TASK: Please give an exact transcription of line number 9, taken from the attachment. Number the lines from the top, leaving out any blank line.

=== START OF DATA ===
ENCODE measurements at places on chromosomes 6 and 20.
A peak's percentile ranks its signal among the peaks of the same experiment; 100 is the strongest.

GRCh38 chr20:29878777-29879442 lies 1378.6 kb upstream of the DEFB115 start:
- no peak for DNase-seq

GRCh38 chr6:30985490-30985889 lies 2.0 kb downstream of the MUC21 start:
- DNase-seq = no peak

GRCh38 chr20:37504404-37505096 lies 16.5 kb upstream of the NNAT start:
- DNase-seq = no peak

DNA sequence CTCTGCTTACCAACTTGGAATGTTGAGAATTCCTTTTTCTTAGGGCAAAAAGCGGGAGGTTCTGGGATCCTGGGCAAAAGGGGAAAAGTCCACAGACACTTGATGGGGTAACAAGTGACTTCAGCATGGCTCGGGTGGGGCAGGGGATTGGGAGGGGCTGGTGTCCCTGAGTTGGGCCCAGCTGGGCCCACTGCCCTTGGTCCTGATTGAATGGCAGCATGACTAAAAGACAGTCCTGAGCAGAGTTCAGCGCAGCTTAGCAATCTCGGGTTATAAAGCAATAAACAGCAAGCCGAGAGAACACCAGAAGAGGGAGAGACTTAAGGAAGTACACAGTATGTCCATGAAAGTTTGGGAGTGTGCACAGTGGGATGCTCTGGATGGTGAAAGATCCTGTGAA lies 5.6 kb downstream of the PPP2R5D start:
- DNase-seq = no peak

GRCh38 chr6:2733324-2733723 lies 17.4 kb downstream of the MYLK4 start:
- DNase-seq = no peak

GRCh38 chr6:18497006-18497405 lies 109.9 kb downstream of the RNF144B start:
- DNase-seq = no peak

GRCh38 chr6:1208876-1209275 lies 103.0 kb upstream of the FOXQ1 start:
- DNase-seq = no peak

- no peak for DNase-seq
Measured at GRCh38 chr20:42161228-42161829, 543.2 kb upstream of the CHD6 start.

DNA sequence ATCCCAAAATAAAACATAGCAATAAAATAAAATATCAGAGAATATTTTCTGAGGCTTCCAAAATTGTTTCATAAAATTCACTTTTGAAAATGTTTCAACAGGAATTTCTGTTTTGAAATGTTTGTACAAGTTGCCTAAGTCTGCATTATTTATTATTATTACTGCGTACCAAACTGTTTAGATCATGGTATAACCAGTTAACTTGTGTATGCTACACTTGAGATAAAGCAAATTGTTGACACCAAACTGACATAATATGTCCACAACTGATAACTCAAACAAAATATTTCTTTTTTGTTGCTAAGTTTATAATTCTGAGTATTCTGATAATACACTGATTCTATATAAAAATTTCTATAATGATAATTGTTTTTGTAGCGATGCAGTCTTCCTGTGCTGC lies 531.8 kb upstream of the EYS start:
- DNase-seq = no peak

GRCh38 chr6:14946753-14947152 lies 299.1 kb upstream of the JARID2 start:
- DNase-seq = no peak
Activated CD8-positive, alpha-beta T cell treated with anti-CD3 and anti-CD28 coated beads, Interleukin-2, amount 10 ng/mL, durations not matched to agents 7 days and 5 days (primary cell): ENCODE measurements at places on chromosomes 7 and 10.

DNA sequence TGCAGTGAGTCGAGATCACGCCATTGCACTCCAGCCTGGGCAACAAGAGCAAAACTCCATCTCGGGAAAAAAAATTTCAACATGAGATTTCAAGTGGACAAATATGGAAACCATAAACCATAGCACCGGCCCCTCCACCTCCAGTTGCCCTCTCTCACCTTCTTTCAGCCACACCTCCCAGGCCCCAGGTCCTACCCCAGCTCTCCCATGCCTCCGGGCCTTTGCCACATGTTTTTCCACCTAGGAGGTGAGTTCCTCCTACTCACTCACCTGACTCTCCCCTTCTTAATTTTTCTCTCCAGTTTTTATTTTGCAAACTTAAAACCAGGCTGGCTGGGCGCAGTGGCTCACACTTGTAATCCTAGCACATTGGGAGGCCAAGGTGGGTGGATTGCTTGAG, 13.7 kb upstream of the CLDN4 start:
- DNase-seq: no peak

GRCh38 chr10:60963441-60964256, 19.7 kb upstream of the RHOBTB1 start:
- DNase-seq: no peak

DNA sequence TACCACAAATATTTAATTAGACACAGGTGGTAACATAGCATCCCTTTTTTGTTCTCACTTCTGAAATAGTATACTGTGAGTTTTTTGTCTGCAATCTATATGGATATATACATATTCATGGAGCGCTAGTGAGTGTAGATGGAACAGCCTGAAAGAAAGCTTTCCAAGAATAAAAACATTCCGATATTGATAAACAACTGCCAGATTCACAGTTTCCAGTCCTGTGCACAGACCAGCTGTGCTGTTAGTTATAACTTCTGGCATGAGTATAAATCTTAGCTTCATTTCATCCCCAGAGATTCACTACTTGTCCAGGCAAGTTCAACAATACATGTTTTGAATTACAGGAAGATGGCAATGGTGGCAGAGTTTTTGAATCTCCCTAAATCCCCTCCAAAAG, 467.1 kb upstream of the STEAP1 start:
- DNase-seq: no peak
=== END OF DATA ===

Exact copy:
DNA sequence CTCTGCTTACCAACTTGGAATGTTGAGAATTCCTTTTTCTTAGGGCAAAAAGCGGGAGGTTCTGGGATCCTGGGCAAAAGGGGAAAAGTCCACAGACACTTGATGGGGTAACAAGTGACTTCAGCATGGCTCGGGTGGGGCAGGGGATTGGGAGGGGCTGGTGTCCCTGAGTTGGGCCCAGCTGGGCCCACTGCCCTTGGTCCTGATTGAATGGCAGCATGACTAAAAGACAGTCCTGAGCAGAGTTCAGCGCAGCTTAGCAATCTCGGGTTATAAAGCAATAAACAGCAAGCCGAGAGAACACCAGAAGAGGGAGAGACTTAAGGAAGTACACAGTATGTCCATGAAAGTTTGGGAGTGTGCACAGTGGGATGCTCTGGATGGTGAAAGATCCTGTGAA lies 5.6 kb downstream of the PPP2R5D start: